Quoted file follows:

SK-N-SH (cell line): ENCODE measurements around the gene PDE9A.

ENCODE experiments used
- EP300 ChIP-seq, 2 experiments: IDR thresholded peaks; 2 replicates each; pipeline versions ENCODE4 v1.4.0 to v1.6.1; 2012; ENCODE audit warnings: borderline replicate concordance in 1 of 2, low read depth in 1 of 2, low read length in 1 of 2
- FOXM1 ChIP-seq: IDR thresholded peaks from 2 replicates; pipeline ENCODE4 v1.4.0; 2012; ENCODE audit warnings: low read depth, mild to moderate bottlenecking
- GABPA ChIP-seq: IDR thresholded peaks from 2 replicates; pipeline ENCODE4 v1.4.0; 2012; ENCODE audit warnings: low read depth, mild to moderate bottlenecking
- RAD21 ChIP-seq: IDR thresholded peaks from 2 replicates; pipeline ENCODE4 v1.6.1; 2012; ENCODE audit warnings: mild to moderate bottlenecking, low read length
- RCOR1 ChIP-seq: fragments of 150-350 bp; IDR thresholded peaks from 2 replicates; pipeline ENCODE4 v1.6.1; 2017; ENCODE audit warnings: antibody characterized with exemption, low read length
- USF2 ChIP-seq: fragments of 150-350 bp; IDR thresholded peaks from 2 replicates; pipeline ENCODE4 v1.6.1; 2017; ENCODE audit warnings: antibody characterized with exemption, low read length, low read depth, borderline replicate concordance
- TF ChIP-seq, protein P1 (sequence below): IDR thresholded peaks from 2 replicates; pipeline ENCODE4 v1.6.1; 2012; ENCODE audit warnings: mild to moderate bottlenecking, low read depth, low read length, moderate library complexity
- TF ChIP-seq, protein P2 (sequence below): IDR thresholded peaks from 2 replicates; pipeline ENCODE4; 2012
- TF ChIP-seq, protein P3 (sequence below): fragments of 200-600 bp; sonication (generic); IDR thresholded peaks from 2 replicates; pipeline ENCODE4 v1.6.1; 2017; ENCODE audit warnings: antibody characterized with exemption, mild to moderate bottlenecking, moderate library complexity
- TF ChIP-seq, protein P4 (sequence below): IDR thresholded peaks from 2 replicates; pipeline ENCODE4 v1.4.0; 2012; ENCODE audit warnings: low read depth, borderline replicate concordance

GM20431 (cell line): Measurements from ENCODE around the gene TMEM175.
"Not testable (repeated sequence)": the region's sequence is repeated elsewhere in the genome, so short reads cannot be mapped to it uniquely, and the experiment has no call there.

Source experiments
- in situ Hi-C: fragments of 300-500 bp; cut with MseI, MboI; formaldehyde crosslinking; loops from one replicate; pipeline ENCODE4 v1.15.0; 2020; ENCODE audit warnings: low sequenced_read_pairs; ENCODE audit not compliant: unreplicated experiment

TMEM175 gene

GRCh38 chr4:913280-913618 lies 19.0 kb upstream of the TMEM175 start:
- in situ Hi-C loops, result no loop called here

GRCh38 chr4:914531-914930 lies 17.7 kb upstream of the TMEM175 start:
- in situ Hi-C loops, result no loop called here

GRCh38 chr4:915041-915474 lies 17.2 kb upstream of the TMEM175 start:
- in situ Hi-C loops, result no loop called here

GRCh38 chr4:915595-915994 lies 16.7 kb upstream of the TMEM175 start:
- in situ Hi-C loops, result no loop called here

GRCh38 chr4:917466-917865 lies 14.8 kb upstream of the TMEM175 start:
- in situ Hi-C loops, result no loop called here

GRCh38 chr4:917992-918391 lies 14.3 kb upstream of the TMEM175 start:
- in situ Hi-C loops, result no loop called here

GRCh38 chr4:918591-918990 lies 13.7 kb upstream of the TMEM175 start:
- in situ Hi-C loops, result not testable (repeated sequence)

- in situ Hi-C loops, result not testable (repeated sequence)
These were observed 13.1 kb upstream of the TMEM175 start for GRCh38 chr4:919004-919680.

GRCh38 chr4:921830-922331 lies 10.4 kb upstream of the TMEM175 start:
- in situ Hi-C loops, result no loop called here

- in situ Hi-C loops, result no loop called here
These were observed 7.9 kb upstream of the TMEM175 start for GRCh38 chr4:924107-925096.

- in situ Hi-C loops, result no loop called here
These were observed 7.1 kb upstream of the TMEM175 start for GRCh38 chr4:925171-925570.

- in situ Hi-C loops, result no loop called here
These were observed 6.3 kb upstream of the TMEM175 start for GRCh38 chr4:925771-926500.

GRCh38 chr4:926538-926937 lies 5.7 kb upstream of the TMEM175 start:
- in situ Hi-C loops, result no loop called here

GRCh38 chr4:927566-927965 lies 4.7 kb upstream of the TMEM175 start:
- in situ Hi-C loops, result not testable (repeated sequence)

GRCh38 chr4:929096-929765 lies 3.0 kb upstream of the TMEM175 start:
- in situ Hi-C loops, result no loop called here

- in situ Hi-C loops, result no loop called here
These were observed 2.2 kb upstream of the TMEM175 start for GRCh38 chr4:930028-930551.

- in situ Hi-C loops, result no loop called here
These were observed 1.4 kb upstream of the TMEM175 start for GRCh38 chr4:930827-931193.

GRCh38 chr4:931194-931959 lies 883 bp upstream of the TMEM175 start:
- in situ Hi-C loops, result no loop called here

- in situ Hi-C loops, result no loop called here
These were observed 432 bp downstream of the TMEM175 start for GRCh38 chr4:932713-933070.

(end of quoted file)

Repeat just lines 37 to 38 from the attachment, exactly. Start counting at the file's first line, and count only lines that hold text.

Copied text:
These were observed 7.9 kb upstream of the TMEM175 start for GRCh38 chr4:924107-925096.

- in situ Hi-C loops, result no loop called here